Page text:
What is dry eye disease?
The term dry-eye disease, or dry eye syndrome (DES), refers to a number of different conditions, all of which are characterized by inadequate lubrication of the surface of the eye.
Dry eye disease can be caused by a dysfunction in one or more components of tear production anatomy
The diagram below shows tear production. The acqueous component of tears are secreted by the lacrimal gland. The lipid component of tears is secreted by the meibomian glands. Healthy tears need both of these components and deficiencies in either one can cause drye eye and other ocular surface disease. When we diagnose dry eye disease, we determine whether the tears are deficient in the aqueous component or the lipid component and target treatments accordingly. Tears are then drained from through lacrimal punctum. Too much drainage can also try out the eyes. One way to correct excessive drainage is to install punctal plugs to slow the drainage in an in-office procedure.
Tear film deficiencies
Usually inadequate lubrication of the ocular surface is caused by a deficiency of one or more of the tear-film layers (there are three of them: the aqueous, the mucin and the lipid layer). There are two glands involved the production and regulation of tears. The lacrimal gland is responsible for tear production and the meibomian gland is responsible for the lipid layer which is critical for the stability of the tear film. If these glands are are not working properly, the eyes dry out.
Symptoms of dry eye disease
The most common complaints are ocular discomfort and visual fluctuations. Dry eye can arise due to a variety of underlying processes but inflammation is a common denominator in dry eye disease, which can further damage the epithelium of the cornea and its underlying structures.
Surprisingly, dry eye syndrome can also lead to excessively watery eyes due to tears lacking the proper balance of mucous, water, and oil to coat the eyes properly. Chronic dry eye can lead to damage of the eye’s surface, an increased risk of eye infections, and eventually, the inability to produce tears. Left untreated, severe forms of dry eye can even damage your vision.
The symptoms of dry eye vary from patient to patient. Most patients have mild to moderate symptoms, including eye discomfort, the feeling that there is something in their eye, burning, stinging, grittiness, light sensitivity, blurring, tired eyes (visual fatigue) and the inability to continue to wear contact lenses. In some patients, symptoms are debilitating.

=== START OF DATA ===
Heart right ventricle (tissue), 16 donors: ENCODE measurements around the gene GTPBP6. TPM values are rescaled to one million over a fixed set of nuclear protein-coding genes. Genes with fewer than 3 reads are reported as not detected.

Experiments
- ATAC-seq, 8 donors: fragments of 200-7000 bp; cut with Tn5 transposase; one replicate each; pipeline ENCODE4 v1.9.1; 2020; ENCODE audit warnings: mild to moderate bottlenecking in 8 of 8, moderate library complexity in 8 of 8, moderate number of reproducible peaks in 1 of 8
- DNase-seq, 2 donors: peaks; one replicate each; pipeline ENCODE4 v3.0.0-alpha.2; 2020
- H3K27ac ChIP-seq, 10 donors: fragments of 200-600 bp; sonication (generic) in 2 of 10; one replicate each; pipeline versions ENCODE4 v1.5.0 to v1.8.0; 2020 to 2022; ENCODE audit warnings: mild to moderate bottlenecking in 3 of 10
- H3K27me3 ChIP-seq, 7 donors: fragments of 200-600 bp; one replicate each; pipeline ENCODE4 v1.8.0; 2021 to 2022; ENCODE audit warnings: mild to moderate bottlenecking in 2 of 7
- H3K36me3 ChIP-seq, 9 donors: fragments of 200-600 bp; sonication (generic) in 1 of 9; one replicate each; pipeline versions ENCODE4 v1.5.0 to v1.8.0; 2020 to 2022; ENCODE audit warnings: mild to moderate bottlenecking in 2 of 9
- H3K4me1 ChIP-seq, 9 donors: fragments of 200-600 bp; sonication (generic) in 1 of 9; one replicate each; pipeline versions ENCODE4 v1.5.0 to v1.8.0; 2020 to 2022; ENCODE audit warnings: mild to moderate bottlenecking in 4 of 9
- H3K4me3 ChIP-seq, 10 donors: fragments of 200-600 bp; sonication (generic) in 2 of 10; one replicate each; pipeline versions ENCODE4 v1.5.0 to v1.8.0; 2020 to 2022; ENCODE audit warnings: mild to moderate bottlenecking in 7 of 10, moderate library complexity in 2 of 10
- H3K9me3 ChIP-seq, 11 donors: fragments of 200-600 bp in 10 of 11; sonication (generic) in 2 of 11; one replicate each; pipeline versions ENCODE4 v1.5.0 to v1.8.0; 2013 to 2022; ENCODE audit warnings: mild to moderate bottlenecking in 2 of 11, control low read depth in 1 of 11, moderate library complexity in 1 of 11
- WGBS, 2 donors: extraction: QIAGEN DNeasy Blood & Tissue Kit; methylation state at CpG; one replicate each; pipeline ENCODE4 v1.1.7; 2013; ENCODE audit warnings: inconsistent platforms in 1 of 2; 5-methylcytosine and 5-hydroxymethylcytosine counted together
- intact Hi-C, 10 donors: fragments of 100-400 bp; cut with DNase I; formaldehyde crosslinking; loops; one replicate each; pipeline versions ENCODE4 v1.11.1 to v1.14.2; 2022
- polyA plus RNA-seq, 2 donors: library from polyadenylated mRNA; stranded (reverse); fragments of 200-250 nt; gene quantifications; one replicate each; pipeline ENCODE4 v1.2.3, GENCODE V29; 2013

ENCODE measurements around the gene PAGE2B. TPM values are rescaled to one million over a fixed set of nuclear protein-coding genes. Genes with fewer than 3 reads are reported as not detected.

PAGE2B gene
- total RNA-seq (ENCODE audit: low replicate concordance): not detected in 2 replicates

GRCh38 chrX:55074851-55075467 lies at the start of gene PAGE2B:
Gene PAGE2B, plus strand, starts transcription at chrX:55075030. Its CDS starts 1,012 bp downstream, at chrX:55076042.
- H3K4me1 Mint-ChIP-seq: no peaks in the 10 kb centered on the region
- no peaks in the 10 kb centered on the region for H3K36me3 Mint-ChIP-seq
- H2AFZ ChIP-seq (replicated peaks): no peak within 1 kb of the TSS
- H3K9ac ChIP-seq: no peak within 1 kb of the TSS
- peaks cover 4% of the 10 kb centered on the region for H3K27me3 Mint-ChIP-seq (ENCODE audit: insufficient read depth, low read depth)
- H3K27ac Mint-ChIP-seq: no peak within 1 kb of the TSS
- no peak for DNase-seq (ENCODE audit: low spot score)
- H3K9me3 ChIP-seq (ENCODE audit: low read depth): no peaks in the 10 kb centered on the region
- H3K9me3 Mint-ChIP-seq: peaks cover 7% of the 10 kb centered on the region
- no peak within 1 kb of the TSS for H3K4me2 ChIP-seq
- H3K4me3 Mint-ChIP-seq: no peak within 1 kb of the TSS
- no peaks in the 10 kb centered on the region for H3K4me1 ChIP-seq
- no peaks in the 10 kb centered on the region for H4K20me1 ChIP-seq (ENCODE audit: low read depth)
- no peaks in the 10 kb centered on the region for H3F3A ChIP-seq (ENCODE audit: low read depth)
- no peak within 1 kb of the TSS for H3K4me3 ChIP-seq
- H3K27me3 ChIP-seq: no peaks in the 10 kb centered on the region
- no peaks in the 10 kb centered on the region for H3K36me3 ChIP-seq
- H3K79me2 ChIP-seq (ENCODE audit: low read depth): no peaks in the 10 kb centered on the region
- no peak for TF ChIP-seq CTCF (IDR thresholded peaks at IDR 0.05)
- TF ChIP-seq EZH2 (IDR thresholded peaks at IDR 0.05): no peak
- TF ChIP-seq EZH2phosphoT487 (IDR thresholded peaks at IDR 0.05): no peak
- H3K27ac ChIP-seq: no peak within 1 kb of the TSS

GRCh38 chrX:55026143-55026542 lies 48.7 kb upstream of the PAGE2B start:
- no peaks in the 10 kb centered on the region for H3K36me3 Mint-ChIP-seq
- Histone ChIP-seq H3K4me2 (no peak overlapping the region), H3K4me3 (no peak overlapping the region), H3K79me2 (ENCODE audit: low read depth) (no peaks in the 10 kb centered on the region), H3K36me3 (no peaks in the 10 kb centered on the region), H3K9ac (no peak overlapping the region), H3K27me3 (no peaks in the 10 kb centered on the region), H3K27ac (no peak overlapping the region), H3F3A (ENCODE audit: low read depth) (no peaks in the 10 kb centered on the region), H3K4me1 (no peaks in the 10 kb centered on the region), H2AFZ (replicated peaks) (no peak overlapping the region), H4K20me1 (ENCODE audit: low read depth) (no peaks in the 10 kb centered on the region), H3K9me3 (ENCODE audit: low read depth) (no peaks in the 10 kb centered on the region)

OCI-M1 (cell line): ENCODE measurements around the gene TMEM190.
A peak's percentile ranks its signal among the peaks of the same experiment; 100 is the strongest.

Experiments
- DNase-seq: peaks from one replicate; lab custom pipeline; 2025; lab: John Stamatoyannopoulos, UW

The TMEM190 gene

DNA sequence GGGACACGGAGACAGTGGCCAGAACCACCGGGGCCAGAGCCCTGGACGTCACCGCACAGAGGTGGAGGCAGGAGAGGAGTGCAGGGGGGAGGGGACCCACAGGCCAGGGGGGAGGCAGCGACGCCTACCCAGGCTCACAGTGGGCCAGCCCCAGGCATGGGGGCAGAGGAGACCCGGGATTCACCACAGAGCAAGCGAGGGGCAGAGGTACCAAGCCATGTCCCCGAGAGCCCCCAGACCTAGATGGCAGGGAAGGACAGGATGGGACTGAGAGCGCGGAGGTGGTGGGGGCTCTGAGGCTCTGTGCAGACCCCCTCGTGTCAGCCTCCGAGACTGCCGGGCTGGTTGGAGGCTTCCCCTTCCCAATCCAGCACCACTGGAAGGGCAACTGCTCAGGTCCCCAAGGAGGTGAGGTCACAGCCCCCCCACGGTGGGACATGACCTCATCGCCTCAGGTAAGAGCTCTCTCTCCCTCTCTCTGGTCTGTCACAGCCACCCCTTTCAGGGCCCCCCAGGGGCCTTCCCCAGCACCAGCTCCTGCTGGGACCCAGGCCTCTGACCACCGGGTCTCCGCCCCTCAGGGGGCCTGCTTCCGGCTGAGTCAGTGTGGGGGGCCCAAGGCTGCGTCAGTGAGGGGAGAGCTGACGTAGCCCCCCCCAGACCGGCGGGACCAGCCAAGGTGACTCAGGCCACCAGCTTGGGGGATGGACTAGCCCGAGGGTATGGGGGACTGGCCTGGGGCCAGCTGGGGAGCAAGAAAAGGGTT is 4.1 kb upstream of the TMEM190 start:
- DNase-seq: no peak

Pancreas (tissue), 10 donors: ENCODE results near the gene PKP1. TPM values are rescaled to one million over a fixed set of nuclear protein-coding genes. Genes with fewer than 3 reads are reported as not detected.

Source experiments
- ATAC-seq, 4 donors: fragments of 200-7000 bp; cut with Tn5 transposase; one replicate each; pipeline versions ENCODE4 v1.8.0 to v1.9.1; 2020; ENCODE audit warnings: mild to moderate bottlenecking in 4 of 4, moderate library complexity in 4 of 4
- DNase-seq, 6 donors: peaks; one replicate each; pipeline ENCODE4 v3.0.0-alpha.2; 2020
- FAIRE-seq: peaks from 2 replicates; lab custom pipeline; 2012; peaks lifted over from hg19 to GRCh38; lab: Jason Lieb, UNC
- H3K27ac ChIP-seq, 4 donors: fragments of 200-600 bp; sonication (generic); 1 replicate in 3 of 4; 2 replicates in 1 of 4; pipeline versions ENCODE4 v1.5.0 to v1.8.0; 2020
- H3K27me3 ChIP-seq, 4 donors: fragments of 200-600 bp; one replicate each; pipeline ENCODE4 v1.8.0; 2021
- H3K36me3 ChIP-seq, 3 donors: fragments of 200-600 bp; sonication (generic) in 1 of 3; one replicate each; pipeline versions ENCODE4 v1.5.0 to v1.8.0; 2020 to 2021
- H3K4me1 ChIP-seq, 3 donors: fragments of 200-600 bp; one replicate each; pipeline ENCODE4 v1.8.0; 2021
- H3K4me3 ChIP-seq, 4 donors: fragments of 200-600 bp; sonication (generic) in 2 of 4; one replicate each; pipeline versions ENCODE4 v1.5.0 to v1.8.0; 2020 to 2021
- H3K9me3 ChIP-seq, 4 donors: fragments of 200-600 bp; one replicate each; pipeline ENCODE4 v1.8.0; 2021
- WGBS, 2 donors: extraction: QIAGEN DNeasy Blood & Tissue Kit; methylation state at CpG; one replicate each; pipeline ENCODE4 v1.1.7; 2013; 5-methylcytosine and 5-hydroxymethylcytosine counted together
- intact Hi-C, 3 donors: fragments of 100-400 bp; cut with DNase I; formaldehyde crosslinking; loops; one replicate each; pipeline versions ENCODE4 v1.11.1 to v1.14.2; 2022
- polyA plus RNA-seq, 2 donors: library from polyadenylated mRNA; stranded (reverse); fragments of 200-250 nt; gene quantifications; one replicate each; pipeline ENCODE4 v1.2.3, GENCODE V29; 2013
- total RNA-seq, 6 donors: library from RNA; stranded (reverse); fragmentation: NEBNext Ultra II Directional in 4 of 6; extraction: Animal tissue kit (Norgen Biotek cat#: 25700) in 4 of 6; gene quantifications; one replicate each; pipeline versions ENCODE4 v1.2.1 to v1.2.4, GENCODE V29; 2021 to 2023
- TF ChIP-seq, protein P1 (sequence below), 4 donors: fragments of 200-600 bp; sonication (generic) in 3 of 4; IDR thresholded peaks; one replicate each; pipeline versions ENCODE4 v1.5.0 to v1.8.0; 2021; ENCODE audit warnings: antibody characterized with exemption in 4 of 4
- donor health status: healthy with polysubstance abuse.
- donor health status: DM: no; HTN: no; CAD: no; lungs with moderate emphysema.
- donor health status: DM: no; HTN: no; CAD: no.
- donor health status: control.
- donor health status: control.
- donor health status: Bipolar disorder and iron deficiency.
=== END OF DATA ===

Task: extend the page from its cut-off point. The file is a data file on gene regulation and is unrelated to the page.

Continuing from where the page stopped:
What causes dry eye disease?
Dry-eye can be caused by certain drugs, eyelid problems or defects in the epithelial cell's of the cornea (the clear surface of the eye) that are caused by infection or trauma. Dry eye can also be associated with systemic diseases such as Sjögren's syndrome.
Gland dysfunction is a common cause of dry eye syndrome
The dysfunctioning or atrophy of the glands that produces the components of tear film is a common cause of dry eye diease. It is estimated that 86% of dry eye suffers have meibomian gland dysfunction. The images below were taken by LipiScan, an in-office imaging procedure we use to examine the quality of a patient's meibomian glands. Some patients experience gland drop out or atrophy as shown in the image; when this happens, they do not produce enough of the lipid component of tear film causing excessive tear evaporation. We use LipiFlow to obtain maximimum tear production from the remaining glands.
The environment and computer use can also contribute to dry eyes.
LASIK can cause dry eye syndrome
Sometimes the defects in the epithelial cells of the cornea that cause dry eye are a side effect of LASIK surgery. Dry eyes are extremely common after LASIK. It is thought that LASIK damages the nerves in the cornea making it difficult for them to tell the brain that its time to produce more tears.
Certain medications can cause dry eye syndrome
Certain medications can dry your eyes or make dry eye syndrome worse. Here is a short list of common medications that are linked with dry eye syndrome:
Birth control pills
Artificial tears: It is common for over the counter commercial eye drops to make dry eye worse. That is why it is important to have your doctor test your eyes and your tears to determine which drop is best for you.
How common is dry eye disease?
Dry eye syndrome is one of the main reasons that patients visit eye doctors in North America. It is difficult to determine the prevalence of dry eye syndrome because different studies use different criteria for diagnosing the syndrome. Determining the prevalence of DES is complicated by the lack of a gold standard for diagnosis; moreover, each study seems to use different criteria.
Based on a number of different studies, the prevalence of dry eye syndrome is anywhere from 6.7 percent to 28.7 percent. Women are 1.5 to three times more likely than men to have dry eye disease. The group that is most at risk of dry eye disease is post-menopausal women and women with premature ovarian failure. There is also an increased risk of dry eye syndrome in pregnant and lactating women.
Various treatment modalities are available to address the need for lubrication of the ocular surface, inflammation, and gland dysunction.